After a car crash in 2007 left him paralysed from the waist down, Arthur Vaughan Williams’ military career came to an abrupt end
At 21 years old, Arthur had to rethink his entire life. ‘To go from peak physical fitness to somebody who can’t control two-thirds of their body – it’s unimaginable,’ he says.
Bedridden for six weeks, Arthur was incapable of showering, dressing or even sitting up without help. It took two months of painful rehabilitation before he was allowed to return to his parents’ house. Gradually, Arthur began to rebuild his life piece by piece, starting with his initiation into White Ensign Lodge, No. 9169, in 2008.
‘My dad was a Freemason, and his father before him, so it’s a path I’ve always been interested in,’ he says. ‘As a military lodge, it’s no coincidence that many of the Freemasons there are successful, but it’s not through greed or selfishness. It’s because we want to lead a good life, to raise a decent, good family and to play our role in society well.’
With this newfound positivity, Arthur threw himself into his sporting passions. But it was television that gave Arthur his big break. After submitting a video to a national talent search, he was chosen as one of six new disabled presenters to front Channel 4’s coverage of the 2012 Paralympic Games. Since then, his career in television has allowed Arthur to combine his passions for flying and presenting on the documentary series Flying To The Ends Of The Earth.
‘Obviously my accident completely changed my life,’ says Arthur. ‘Back then, the young boy in me wanted to blow everything up and burn it all to the ground. But now, as an adult, I want to create, to have something to show for my work that I can always be proud of. It’s the only direction my life could’ve gone if I wanted to survive.’
What does the Tercentenary mean to you?
‘In the 21st century, particularly in 2018, we are losing the basic human ability to share and love one another. Freemasonry, 300 years on, is helping keep that alive.’
‘I was hoping for three golds on the first day,’ deadpans Sean Gaffney, when asked if he was happy with the two golds, one silver and a bronze that he won in the 2016 Invictus Games, the international Paralympic-style event
During a practice run for a tournament while he was serving in the Royal Navy’s Fleet Air Arm in 1999, there was ‘a bit of an accident’ when a 1,500lb field gun ended up on top of Sean’s foot, crushing it. Since suffering that life-changing injury, in which he lost the lower part of his left leg, Sean Gaffney has pushed his body to the limits of physical endurance.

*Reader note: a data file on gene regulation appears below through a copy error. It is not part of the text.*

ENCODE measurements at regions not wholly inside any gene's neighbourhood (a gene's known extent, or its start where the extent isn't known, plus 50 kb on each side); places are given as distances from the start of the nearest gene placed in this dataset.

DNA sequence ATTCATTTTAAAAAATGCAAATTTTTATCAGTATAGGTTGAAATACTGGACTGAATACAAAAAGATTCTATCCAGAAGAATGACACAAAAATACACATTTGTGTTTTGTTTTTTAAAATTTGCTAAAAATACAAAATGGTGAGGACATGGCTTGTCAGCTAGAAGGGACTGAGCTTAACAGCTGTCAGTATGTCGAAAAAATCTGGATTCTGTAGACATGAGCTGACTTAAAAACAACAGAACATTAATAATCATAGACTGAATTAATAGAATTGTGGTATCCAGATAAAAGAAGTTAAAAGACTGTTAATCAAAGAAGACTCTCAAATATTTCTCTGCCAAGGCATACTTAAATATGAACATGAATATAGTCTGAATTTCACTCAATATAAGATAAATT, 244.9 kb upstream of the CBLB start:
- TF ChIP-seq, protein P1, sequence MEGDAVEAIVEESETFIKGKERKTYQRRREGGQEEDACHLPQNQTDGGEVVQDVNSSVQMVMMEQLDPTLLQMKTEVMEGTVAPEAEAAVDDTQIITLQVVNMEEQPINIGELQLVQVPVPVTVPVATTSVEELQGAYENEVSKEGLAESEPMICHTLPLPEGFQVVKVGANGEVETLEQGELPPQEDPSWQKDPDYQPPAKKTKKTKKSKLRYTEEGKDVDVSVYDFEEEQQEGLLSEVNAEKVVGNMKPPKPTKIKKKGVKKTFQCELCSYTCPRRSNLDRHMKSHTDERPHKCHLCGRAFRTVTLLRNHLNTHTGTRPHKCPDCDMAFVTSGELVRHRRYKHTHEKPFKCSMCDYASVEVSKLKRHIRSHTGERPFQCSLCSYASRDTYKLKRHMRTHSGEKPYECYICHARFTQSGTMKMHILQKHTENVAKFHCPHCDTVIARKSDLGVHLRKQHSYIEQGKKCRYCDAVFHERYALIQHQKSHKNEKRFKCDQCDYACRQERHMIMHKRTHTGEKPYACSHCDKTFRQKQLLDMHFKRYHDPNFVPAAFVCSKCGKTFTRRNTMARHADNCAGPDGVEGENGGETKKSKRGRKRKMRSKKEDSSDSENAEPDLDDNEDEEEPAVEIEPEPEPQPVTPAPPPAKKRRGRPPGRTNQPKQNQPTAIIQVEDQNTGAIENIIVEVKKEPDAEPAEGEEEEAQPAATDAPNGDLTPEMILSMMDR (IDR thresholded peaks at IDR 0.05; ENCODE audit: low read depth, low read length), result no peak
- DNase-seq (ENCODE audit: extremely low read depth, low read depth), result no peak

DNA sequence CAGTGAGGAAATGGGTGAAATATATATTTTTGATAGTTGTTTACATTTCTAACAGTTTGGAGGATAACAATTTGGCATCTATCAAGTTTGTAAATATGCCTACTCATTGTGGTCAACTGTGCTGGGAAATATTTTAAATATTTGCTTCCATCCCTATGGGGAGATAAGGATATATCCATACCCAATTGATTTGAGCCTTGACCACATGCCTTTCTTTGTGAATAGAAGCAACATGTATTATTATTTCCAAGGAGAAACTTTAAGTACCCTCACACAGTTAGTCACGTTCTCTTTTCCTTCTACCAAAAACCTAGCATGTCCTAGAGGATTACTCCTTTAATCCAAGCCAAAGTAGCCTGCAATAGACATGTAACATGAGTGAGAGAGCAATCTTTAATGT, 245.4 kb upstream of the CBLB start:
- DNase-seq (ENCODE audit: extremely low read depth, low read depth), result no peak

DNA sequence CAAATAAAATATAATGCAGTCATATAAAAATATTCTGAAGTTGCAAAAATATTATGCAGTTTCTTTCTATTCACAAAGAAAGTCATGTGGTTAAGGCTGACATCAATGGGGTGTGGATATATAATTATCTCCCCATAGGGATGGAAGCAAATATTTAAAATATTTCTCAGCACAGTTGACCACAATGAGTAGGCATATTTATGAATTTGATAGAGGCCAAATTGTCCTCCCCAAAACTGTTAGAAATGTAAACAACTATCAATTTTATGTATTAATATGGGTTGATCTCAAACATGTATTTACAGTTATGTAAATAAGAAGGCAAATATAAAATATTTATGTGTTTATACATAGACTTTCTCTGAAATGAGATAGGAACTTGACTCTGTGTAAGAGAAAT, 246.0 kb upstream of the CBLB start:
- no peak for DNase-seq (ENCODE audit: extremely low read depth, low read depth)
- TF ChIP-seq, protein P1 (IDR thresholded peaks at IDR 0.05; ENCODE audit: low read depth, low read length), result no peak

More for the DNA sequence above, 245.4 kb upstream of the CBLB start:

He spent three months in hospital undergoing about 26 surgeries before contracting life-threatening septicaemia and having his leg amputated below the knee. Back at the gym within a month of being released from hospital, Sean started entering triathlons and began raising money for charities such as Help for Heroes, which led to him being asked to take part in the Invictus Games.
It’s his charity work that made Sean interested in Freemasonry. ‘Since 2006 I’ve done one or two physically challenging charity events a year,’ he says. ‘So when that side of Freemasonry was explained to me, I thought that was the best thing about it.’
Sean was initiated into the Royal Naval Lodge, No. 2761, in Yeovil in 2013, and feels that Freemasonry fits well into his life. ‘I can go off to a lodge meeting or a charity meal, or say that I’ll help out a fellow brother at the weekend lifting and shifting,’ he says. ‘It’s opened up a network of friends. Being a mason is not just about being a good man today, but having the desire to be a better man tomorrow.’
What does the Tercentenary mean to you?
‘How proud I am to be part of an organisation that for 300 years has sought to bring out the best in people. To be a member of a fraternity that does so much good in the world and asks for so little in return.’
Despite having raised money to give one boy life-changing facial surgery and more to build an orphanage in Africa, Wayne Ingram doesn’t spend much time considering his role in improving the quality of people’s lives. ‘I don’t really think about my involvement,’ he says. ‘I’m just glad it happened'
Wayne’s fundraising fervour began while stationed in Bosnia. He heard about Stefan Savic, a boy of four born with a facial cleft. Wayne organised a football match between the British Army and local nationals to raise more than €6,000 (£5,288).
Stefan’s first surgery in 2003 was a success but he has needed a series of lengthy operations since, all of which were funded with money raised by Wayne, which opened the door to other fundraising efforts.
When working in Nouadhibou, Africa, in 2012, Wayne was asked to conduct a health and safety audit on an orphanage. ‘There were 40 children sleeping on the floor, in a room with no lights, open sewage and rats running around. They had nothing at all.’